42 eager Leaders from IGG and CGI met in Larch Hill on the 10th -12th October for the first National Training on Free Being Me for Leaders in Ireland.
All the Leaders at the training will go on to introduce Free Being Me not only to their own Units, but will train hundreds of other Leaders in the New Year! Our plan is that 16,000 girls in Ireland will learn to challenge body image myths.
Through fun activity workshops the Leaders attending the training learnt how to deliver the programme which will educate girls that all body shapes and sizes and colours are to be appreciated because the truth is there is NO IDEAL BODY. The Image Myth is what the media tries to sell to us. The participants took part in different activities to help them understand the programme for girls so that they would feel more confident delivering it.
Feeling proud and happy about the way you look is called body confident. When beginning the activities with the Pledge, all participants must shout (very loudly) their enthusiasm and willingness to participate!
During our session on the Image Myth, it was funny looking at the contradictions within the Image Myth e.g.: curvy body, flat stomach, large breasts or long legs and small feet. At the end of this session, the participants understood that the Image Myth is created and reinforced by society, that beauty ideals change over time and vary between cultures and therefore are not worth pursuing.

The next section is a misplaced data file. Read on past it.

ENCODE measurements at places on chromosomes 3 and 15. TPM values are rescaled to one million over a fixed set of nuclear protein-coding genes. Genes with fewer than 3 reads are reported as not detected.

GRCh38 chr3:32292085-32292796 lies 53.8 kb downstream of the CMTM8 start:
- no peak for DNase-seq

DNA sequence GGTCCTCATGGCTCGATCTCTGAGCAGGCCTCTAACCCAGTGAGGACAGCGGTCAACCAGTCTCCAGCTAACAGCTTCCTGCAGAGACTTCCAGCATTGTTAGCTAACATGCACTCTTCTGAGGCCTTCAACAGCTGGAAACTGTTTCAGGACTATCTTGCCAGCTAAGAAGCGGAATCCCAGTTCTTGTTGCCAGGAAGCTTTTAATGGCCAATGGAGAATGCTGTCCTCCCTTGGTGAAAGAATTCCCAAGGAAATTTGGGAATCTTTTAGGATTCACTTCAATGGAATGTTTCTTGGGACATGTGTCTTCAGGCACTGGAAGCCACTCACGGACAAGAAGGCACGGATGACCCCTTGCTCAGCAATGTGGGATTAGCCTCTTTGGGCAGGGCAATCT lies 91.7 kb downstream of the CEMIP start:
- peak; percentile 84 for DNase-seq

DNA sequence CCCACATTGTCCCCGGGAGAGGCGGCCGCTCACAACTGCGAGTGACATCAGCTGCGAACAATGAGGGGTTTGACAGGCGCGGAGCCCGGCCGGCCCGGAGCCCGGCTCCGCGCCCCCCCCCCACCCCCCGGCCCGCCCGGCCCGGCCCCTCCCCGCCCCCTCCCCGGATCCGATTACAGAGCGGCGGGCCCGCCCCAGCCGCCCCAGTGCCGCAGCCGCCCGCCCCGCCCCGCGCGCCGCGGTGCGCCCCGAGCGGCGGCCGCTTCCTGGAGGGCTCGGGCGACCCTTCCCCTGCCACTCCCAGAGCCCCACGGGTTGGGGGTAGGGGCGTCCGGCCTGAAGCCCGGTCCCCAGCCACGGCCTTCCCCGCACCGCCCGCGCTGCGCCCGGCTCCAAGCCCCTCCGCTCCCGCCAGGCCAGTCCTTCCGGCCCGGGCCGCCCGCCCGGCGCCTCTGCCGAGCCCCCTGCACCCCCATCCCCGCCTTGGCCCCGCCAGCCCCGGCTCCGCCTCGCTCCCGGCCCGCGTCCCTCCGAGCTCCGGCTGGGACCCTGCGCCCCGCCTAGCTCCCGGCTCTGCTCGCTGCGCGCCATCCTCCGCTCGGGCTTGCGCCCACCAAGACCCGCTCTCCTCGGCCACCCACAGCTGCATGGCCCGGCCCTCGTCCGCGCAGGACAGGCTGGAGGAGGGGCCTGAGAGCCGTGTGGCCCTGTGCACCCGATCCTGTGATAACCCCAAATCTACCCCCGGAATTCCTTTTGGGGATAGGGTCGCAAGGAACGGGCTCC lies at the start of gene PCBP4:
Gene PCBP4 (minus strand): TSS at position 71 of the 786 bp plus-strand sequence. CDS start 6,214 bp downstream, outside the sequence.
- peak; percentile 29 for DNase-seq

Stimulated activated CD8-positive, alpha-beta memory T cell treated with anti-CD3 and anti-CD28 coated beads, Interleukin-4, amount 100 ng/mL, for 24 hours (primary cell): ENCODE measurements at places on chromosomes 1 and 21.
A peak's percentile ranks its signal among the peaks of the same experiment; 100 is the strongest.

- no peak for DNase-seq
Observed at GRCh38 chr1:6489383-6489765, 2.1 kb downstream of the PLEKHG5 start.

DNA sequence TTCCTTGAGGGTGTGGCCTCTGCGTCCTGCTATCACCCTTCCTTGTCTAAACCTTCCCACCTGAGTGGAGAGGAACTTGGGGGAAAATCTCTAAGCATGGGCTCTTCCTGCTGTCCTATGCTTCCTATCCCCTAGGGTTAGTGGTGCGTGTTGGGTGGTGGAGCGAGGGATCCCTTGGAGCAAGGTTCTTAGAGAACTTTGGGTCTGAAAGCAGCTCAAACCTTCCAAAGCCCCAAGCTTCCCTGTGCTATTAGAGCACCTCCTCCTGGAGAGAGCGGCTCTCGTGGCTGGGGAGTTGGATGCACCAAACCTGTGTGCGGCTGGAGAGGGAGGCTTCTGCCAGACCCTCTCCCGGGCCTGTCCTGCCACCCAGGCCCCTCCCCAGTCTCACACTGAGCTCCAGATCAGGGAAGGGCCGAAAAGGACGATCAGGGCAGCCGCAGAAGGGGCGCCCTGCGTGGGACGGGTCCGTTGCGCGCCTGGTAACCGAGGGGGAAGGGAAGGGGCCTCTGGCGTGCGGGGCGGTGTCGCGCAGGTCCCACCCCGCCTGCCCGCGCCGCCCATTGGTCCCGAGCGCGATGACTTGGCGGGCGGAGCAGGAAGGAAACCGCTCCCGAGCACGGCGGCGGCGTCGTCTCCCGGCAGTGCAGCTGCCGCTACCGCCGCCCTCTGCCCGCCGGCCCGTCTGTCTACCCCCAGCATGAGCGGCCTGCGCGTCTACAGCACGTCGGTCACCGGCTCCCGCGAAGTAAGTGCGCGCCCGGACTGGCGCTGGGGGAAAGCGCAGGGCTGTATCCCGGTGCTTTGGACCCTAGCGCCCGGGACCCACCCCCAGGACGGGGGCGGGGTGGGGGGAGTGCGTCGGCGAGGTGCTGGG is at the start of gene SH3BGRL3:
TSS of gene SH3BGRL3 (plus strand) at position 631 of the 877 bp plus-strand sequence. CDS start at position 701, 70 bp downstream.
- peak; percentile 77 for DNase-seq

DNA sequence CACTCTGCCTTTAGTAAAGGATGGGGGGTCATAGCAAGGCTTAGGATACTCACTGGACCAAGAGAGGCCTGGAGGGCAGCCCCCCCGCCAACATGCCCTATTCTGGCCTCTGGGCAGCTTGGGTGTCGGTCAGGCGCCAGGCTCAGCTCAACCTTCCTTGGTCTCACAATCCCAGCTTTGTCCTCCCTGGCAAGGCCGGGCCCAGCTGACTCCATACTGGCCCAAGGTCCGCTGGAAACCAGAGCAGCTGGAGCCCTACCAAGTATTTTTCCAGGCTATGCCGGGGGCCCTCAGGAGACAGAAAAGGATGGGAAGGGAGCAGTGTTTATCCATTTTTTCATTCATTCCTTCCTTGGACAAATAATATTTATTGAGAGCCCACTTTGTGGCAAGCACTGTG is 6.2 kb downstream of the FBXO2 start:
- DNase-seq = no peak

Another session was on airbrushing. The participants were given the before and after pictures and had to note the differences. Not a hair was out of place on the airbrushed picture of the person, eyes were widened, eye lashes extended, neck elongated, arms made slimmer, breasts enlarged etc. Another session was considering the costs/dangers of trying to match the Image Myth - how it can make young people around the world feel down, how it can stop them fulfilling their potential and how it can affect their local and global communities. Participants were given large sheets of paper on which they were asked to draw the outline of a person. The Patrols were then asked to brainstorm the downsides for individuals of trying to look like the Image Myth. Inside the shape they wrote comments like: difficulty concentrating in class, low grades at school, not wanting to do sports, jealous of friends etc. Then outside this figure they wrote about what the negative effects were for the person and their community.